Although avoiding exposure to HIV is the only reliable way of preventing HIV infection, post-exposure prophylaxis (PEP) can decrease the risk of infection after exposure to HIV. The following are key healthcare provider resources from the Federal government on PEP for both occupational exposure and non-occupational exposure (nPEP).
Exposure to blood-borne pathogens can present serious risks to health care providers. Prompt post-exposure treatment for HIV and hepatitis B virus can be effective, but because each exposure case is unique, determining who should receive prophylaxis and which drugs are most appropriate is not always easy. Key guidelines and resources from the Federal government include:
- Updated U.S. Public Health Service Guidelines for the Management of Occupational Exposures to HBV, HCV, and HIV and Recommendations for Postexposure Prophylaxis – This CDC report updates and consolidates all previous U.S. Public Health Service recommendations for the management of health-care personnel who have occupational exposure to blood and other body fluids that might contain hepatitis B virus (HBV), hepatitis C virus (HCV), or human immunodeficiency virus (HIV). [Source: CDC]
- Health-Care Worker Exposure Guidelines [Source: NIH – AIDSinfo]
- National Clinicians' Post-Exposure Prophylaxis Hotline
The PEPline provides expert guidance in managing healthcare worker exposures to HIV and hepatitis B and C. Callers receive immediate post-exposure prophylaxis recommendations. Available 9 a.m. to 2 a.m. EST every day. For urgent help, call the PEPline or access: PEPline Guidance: A quick guide to assist in urgent decision-making for occupational exposures.
- National HIV/AIDS Clinicians' Consultation Center – This clinical resource for healthcare professionals, operated by the University of California, San Francisco and San Francisco General Hospital, is part of the AIDS Education and Training Centers (AETCs), funded by the Ryan White HIV/AIDS Program of the Health Resources and Services Administration (HRSA) in partnership with the Centers for Disease Control and Prevention (CDC). The NCCC website offers clinicians:
- Current PEP guidelines and select protocols
- PEP Resources
- Access to other AIDS Education and Training Center resources for healthcare providers
Non-occupational Post-Exposure Prophylaxis (nPEP)
Non-occupational exposure is any direct mucosal, percutaneous, or intravenous contact with potentially infectious body fluids that occurs outside perinatal or occupational situations (e.g., sexual contact; sharing of injection drug needles or other equipment). Antiretroviral (ARV) therapy is an important prophylactic intervention for appropriate persons with nonoccupational exposures. Key guidelines and resources from the Federal government include:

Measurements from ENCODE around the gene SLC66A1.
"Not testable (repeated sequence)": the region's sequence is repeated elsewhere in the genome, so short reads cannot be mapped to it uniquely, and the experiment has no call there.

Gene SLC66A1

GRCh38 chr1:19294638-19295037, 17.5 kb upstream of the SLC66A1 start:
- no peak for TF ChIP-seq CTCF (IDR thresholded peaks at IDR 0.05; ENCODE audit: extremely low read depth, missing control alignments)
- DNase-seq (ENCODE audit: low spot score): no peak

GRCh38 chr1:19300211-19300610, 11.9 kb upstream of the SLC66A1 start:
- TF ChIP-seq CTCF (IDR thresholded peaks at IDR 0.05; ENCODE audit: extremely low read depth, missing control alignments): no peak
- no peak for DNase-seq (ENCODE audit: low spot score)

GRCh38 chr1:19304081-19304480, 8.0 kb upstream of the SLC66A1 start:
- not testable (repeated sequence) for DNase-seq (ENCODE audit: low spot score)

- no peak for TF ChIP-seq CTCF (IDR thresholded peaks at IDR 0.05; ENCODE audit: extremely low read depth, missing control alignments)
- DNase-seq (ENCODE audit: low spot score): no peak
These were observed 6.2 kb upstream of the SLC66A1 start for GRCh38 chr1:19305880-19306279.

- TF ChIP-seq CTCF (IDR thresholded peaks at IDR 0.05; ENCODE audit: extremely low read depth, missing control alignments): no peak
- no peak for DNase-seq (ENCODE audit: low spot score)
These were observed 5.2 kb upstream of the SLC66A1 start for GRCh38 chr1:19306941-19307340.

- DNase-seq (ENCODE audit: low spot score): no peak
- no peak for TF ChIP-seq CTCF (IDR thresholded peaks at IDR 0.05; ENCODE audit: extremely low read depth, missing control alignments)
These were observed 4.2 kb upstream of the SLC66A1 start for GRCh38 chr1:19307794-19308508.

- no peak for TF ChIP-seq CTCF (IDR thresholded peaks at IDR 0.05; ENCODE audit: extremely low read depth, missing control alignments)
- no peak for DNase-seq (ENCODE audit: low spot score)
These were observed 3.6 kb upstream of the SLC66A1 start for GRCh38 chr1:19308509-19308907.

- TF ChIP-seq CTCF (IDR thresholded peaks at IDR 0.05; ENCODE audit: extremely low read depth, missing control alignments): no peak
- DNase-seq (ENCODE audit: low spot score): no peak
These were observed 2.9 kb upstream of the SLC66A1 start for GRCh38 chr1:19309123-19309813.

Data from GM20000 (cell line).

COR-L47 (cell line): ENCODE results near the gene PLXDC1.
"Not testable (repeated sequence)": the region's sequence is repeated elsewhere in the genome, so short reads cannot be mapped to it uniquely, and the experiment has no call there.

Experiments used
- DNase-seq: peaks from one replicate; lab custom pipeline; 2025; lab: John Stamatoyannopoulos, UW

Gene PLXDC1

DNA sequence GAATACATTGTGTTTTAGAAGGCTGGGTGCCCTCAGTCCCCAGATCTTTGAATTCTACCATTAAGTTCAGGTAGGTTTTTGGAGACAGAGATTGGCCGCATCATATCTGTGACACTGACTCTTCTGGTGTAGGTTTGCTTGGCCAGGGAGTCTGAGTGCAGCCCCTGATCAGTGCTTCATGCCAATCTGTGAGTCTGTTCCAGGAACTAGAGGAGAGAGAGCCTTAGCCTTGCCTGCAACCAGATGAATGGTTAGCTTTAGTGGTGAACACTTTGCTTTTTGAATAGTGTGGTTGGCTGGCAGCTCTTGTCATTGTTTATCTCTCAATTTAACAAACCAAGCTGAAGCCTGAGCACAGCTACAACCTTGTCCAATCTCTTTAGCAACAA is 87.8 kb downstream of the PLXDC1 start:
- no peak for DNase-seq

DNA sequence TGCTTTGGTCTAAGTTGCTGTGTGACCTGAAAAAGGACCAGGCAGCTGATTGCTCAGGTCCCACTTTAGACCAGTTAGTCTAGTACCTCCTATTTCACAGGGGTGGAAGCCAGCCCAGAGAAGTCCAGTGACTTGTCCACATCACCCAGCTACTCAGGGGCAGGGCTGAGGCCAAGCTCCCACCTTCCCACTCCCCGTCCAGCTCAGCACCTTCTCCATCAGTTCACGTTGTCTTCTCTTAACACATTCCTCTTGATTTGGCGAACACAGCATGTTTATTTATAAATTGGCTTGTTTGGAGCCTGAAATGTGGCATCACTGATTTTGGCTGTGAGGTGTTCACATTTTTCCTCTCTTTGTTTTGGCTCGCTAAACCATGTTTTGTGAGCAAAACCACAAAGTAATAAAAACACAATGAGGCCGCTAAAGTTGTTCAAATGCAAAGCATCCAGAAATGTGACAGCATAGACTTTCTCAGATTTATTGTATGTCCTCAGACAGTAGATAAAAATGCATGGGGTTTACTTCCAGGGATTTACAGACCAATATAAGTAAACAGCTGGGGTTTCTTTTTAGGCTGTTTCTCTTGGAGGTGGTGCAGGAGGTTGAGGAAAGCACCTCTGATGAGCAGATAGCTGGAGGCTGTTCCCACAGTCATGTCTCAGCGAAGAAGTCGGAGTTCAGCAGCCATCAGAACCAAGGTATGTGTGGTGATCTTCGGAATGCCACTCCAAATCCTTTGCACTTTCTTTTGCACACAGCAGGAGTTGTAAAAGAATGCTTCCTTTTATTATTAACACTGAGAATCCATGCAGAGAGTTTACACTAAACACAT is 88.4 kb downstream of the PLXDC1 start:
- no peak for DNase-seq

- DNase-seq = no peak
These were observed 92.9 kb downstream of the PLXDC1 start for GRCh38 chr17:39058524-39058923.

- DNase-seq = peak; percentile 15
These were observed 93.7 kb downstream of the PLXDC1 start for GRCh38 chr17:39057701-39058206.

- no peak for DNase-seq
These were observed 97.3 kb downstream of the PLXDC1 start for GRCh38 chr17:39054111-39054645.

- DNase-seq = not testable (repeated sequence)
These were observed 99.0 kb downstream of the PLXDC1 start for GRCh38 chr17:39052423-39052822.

- Antiretroviral Postexposure Prophylaxis After Sexual, Injection-Drug Use, or Other Nonoccupational Exposure to HIV In the United States [PDF HTML] – The U.S. Department of Health and Human Services (DHHS) Working Group on Nonoccupational Postexposure Prophylaxis (nPEP) made the following recommendations for the United States: For persons seeking care <72 hours after nonoccupational exposure to blood, genital secretions, or other potentially infectious body fluids of a person known to be HIV infected, when that exposure represents a substantial risk for transmission, a 28-day course of highly active antiretroviral therapy (HAART) is recommended. [Source: CDC]
- Nonoccupational Exposure Considerations [Source: NIH – AIDSinfo]
- Nonoccupational Postexposure Prophylaxis – chapter in Guide for HIV/AIDS Clinical Care, a manual developed to provide HIV/AIDS clinicians with ready access to practical, current, treatment information so that they may provide quality care to people living with HIV. Written and edited by expert clinicians who are part of the Ryan White HIV/AIDS Program (RWP) system, this document reflects the broad clinical expertise within the RWP. [Source: HRSA-HIV/AIDS Bureau]
- nPEP Steps: Guide to Non-Occupational Exposure – A quick guide for health care personnel developed in consultation with the National Clinician's Postexposure Prophylaxis (PEP) Hotline. Based on most current U.S. Public Health Service guidelines for non-occupational exposure. [Source: The Mountain-Plains AIDS Education and Training Center, supported by a grant from HRSA]